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Indiana loosens COVID-19 guidance for K-12 schools

Buses line up to pick up students outside of New Albany High School.
Buses line up to pick up students outside of New Albany High School.

Starting Monday, masks will be optional for students at Greater Clark County Schools (GCCS) and the New Albany-Floyd County Consolidated School Corporation (NAFCS).

The school districts will also stop contact tracing, and students and staff will have to quarantine only if they’ve tested positive for COVID-19.

The changes follow new Indiana Department of Health guidance issued Thursday. The positivity rate statewide is now around 12%, down from over 33% a month ago. 

Both school districts have had mask mandates in place since very early in the school year, as cases quickly surged from the delta strain. 

And while health officials say masking has helped prevent spread of the virus in schools, some administrators know it’s not ideal for student social interaction and development. 

“That gets muted a little bit with masks,” Steve Griffin, assistant superintendent at NAFCS, said. “That mask has been somewhat of a hindrance. It's not a perfect situation.”

Field trips and parent visits will also return at NAFCS next week.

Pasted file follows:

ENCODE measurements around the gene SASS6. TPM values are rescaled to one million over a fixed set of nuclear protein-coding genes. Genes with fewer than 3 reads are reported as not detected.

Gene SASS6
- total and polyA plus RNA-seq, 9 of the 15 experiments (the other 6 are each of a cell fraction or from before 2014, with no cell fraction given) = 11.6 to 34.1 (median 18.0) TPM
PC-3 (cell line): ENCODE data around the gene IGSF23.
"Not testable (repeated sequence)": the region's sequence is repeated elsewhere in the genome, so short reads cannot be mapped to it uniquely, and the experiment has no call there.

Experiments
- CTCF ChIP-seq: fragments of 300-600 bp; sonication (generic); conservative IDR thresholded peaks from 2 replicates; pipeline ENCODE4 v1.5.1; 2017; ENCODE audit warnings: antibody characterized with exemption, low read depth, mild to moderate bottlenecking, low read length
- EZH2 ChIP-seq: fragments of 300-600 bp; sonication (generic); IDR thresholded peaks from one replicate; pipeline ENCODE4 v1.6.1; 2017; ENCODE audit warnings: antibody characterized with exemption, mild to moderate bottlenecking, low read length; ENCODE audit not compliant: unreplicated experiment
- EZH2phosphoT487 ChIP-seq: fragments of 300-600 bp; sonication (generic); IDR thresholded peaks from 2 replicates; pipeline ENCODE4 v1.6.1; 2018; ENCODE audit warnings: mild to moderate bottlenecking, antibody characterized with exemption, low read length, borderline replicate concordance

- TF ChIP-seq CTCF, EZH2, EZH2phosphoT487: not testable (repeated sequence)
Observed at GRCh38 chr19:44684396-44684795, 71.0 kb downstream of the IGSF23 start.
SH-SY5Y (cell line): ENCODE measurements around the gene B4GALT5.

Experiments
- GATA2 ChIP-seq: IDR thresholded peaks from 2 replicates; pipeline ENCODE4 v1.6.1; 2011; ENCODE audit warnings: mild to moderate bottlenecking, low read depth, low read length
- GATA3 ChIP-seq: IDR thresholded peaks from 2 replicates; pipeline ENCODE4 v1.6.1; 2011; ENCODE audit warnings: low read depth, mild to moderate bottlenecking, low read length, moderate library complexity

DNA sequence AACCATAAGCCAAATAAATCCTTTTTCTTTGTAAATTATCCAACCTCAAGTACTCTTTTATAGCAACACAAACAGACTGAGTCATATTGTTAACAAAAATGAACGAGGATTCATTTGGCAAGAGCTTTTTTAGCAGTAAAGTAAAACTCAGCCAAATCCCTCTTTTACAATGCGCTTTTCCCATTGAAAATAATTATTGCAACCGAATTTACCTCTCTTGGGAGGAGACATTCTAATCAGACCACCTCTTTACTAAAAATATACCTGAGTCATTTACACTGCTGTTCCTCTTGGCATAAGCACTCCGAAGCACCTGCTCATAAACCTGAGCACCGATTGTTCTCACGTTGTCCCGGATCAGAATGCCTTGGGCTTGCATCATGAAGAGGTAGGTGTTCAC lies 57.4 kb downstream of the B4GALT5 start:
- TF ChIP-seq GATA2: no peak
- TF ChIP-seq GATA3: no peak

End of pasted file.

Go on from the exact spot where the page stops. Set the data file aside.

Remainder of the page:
“Our anticipation, our hope as we keep our fingers crossed [is] that we have gotten over the hump and we can have some normalcy in our classroom and our schools moving forward,” Griffin said, adding that students have been great at adhering to COVID requirements. 

Masks will still be required on school buses, under federal transportation rules. 

Clark County Health Officer Dr. Eric Yazel said he and the health department have worked closely with GCCS and other schools in Clark County throughout the pandemic. 

“It's a big change,” Yazel said of the recent updates. “It’s one of the bigger shifts that we’ve had during COVID.”

He said he understands this is likely a scary update for parents of medically fragile students. 

"But we have [many] more modalities out there to protect our vulnerable kids than we used to,” he said. 

Yazel says the move could be a signal of a return to normalcy. 

“We need to start having these discussions of how we transition from pandemic to just more everyday life and making this more of a … manageable situation,” Yazel said. “And this is a step toward that.”

The Indiana Department of Health reported Friday 1,527 new daily COVID-19 cases – much lower than the more than 17,000 daily cases reported on multiple days in January. Clark County had 45 new cases and Floyd County, 35.


Aprile Rickert is LPM's Southern Indiana reporter. Email Aprile at arickert@lpm.org.

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